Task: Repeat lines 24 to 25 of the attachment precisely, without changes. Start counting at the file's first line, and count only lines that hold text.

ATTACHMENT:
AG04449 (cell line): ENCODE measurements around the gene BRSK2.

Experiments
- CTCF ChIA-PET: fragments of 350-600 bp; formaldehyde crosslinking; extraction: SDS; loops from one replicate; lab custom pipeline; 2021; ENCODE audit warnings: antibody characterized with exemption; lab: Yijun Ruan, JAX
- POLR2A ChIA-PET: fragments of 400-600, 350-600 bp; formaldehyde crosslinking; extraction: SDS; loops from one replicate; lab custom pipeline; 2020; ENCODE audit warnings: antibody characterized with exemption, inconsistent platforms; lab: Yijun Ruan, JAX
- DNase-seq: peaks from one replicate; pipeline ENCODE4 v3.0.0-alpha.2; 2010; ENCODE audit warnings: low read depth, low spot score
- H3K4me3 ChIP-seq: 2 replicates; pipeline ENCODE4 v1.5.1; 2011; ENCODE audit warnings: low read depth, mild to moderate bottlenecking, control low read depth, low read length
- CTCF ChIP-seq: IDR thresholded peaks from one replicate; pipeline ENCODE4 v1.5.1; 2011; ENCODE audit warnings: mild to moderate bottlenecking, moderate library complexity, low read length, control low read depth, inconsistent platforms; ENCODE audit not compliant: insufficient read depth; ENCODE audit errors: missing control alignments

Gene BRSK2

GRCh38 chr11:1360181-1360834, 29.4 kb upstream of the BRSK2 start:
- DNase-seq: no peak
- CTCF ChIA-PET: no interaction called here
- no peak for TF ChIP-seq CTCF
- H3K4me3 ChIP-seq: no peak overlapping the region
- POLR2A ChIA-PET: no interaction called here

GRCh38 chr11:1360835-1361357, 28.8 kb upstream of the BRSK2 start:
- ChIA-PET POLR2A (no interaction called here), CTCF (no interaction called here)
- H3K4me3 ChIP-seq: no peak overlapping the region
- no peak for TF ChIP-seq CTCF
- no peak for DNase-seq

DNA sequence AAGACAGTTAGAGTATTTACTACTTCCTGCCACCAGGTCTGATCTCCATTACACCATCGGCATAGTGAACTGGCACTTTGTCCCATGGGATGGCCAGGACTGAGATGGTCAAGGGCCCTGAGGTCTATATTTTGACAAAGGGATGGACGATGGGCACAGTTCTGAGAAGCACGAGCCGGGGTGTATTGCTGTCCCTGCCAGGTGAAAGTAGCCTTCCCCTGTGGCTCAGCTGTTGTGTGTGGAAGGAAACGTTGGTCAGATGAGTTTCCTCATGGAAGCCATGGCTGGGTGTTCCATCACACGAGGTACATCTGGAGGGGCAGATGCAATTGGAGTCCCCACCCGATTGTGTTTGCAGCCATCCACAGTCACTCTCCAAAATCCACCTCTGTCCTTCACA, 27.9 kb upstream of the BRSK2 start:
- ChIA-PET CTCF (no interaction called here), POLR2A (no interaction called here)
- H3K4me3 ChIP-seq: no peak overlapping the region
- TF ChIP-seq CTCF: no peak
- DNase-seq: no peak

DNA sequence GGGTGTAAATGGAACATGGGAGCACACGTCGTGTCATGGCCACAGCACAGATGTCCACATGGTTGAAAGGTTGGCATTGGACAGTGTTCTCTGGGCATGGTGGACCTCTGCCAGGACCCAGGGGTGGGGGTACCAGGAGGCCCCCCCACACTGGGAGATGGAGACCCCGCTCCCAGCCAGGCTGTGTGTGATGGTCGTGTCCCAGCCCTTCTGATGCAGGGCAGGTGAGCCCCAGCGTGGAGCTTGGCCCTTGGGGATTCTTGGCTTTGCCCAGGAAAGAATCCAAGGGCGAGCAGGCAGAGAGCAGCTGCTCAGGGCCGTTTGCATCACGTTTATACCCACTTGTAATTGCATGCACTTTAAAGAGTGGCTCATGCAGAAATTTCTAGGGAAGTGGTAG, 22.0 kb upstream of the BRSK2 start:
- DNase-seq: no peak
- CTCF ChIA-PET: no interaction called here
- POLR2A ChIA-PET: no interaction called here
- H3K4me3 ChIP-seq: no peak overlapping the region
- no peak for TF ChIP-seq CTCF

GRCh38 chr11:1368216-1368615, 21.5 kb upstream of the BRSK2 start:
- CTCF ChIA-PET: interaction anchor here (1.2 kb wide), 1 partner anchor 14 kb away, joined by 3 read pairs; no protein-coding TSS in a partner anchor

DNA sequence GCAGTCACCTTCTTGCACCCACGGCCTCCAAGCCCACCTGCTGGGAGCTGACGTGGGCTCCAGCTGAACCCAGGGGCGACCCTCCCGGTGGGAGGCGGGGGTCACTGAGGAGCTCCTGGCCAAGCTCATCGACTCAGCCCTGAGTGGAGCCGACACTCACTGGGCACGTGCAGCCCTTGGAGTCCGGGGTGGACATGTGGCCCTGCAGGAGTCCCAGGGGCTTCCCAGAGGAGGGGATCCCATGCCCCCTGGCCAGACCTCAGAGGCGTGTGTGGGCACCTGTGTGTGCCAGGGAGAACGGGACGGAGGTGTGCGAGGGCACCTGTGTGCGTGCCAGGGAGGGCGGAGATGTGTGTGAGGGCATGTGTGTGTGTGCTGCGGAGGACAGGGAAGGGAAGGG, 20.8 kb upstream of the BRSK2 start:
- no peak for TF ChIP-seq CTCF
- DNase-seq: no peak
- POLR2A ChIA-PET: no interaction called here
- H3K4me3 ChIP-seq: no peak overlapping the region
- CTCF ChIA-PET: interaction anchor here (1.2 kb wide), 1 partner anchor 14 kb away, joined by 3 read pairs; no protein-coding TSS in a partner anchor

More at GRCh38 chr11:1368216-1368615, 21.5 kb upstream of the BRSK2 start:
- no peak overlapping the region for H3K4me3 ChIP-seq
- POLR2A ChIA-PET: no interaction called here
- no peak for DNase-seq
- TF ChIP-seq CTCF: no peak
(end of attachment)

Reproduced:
- DNase-seq: no peak

DNA sequence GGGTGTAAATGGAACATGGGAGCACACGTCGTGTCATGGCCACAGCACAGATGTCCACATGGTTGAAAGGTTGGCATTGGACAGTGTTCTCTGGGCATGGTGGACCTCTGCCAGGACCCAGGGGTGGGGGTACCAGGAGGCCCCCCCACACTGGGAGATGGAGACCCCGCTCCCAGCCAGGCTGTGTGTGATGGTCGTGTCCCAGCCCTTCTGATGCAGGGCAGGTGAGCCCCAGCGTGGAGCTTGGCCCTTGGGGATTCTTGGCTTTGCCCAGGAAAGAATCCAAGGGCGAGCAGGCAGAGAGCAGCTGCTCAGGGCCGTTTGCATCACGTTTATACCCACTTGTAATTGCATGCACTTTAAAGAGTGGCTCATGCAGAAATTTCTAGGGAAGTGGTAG, 22.0 kb upstream of the BRSK2 start: